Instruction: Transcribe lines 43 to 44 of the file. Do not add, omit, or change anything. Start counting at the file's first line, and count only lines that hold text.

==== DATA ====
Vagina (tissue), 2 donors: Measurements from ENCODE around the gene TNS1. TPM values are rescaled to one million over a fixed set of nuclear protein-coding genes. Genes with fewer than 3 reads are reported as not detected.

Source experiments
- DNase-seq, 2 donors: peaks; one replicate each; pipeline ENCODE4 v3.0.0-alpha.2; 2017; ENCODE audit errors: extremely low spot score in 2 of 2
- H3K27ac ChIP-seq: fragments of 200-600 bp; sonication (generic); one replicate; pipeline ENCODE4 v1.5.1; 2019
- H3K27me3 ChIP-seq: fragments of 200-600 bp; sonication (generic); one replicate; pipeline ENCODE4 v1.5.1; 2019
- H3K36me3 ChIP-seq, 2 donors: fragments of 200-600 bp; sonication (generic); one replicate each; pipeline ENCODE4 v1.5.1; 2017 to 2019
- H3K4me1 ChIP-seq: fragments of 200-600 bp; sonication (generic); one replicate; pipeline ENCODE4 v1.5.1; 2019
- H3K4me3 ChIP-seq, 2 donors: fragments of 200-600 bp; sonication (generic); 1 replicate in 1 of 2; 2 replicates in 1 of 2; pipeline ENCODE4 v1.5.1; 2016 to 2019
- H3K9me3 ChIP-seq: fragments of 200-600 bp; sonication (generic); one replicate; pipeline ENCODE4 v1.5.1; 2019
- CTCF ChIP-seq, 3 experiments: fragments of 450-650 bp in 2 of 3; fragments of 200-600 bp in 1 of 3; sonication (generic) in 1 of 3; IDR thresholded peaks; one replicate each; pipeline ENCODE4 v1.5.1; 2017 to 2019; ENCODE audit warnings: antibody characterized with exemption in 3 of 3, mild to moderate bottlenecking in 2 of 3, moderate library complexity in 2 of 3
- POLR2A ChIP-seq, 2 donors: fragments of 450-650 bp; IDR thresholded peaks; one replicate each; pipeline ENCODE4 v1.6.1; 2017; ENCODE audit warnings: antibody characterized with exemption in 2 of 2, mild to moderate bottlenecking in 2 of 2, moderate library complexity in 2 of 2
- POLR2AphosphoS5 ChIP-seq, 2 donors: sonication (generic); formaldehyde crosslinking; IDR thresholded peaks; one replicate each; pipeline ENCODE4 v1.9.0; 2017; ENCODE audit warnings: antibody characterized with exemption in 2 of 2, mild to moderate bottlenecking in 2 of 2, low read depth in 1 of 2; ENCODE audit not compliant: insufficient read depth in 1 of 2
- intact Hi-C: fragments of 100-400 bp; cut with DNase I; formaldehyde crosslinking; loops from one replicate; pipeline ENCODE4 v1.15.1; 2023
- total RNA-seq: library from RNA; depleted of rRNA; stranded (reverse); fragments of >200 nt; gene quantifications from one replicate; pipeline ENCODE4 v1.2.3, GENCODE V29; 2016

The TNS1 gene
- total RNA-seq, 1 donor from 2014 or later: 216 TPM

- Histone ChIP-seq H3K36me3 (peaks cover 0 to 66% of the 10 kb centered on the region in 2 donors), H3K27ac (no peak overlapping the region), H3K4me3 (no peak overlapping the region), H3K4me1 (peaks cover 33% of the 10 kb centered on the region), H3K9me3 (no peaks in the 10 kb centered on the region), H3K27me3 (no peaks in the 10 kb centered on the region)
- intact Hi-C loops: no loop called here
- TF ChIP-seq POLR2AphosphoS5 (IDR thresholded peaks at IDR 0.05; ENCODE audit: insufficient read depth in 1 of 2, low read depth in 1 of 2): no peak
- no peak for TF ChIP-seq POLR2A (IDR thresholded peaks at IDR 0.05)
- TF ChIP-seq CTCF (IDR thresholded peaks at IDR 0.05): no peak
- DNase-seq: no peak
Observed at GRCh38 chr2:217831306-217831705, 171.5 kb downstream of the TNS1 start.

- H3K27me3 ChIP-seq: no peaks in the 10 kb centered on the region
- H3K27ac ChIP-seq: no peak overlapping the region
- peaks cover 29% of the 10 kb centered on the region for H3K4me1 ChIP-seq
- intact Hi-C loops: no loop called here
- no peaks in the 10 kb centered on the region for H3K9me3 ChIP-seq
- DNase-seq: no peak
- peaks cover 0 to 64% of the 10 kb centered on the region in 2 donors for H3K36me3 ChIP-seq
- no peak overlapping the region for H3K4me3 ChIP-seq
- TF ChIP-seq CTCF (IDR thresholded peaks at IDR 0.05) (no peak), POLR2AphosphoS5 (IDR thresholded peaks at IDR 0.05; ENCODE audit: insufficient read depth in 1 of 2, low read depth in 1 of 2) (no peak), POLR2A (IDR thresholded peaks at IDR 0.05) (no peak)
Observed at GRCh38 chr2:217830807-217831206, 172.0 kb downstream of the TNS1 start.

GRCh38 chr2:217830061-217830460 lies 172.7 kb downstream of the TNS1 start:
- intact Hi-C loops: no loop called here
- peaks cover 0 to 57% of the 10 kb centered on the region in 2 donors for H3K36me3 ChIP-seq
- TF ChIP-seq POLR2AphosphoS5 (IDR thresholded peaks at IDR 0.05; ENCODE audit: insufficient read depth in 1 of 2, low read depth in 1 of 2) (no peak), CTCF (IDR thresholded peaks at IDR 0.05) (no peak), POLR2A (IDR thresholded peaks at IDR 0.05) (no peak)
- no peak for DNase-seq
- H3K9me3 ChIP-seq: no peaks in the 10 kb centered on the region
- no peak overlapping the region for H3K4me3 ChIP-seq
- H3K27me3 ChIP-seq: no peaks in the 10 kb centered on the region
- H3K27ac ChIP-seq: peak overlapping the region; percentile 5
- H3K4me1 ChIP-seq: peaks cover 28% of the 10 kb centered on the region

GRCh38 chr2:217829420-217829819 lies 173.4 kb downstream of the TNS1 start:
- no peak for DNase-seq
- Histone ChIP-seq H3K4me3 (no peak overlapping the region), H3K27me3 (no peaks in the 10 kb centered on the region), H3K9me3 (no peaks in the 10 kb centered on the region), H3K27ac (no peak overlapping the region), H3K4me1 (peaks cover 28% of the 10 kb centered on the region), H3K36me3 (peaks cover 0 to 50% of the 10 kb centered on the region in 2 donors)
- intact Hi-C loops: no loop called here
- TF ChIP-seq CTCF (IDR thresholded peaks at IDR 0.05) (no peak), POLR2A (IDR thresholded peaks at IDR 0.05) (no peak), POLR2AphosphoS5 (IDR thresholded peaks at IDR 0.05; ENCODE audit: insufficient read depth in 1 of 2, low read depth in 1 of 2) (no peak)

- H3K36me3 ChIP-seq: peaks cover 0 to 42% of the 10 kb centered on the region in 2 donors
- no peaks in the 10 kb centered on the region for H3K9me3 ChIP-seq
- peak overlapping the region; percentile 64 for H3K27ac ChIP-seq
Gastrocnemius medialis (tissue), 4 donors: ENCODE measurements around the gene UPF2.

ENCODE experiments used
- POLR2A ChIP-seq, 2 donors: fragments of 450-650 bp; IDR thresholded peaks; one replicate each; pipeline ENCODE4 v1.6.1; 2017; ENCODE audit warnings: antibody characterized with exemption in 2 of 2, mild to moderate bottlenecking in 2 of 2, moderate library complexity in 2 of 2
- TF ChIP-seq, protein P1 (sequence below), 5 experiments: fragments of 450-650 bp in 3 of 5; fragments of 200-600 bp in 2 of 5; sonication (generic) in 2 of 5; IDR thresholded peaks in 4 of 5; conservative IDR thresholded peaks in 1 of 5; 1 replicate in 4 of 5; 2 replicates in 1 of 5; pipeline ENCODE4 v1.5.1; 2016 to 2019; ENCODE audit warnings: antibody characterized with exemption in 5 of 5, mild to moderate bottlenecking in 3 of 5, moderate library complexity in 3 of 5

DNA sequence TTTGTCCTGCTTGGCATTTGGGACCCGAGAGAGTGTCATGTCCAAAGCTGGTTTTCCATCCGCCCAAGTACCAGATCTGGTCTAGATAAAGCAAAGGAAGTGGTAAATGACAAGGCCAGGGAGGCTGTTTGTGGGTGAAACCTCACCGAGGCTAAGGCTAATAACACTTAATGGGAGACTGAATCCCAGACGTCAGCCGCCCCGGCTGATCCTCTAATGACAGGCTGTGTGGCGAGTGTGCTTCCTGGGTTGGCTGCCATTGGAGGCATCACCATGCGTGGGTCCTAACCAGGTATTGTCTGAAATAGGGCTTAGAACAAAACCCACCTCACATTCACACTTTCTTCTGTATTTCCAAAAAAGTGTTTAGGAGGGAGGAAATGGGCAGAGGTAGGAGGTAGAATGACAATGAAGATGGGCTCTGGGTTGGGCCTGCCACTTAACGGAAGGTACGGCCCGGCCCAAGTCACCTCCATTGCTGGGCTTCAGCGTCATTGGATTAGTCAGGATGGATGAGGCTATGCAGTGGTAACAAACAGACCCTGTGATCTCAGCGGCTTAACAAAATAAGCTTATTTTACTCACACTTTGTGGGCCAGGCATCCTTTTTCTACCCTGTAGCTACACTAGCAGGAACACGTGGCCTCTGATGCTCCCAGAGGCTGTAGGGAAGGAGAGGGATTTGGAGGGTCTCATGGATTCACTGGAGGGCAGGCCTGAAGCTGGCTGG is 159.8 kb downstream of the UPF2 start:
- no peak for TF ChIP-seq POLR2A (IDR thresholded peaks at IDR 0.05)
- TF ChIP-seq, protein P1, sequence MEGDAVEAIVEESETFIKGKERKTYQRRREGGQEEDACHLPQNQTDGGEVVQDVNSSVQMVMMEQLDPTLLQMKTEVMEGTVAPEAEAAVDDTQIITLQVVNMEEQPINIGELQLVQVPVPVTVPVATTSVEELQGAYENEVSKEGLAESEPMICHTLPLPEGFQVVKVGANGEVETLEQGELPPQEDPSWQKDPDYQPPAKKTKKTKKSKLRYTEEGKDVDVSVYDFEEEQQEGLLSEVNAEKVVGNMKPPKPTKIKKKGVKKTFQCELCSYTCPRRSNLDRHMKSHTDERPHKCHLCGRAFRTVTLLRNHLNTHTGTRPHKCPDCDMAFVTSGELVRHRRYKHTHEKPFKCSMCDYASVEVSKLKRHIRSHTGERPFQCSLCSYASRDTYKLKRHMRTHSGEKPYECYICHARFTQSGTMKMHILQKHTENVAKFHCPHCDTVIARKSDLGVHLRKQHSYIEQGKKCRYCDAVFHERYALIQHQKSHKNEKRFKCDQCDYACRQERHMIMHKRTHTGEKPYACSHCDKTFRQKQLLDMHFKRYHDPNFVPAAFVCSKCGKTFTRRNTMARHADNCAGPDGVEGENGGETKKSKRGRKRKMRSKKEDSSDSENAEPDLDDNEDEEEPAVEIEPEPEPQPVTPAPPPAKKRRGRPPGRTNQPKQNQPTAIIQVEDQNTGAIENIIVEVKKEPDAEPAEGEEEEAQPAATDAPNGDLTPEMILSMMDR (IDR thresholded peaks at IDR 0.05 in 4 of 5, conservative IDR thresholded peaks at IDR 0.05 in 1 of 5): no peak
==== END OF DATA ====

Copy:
- H3K4me1 ChIP-seq: peaks cover 28% of the 10 kb centered on the region

GRCh38 chr2:217829420-217829819 lies 173.4 kb downstream of the TNS1 start: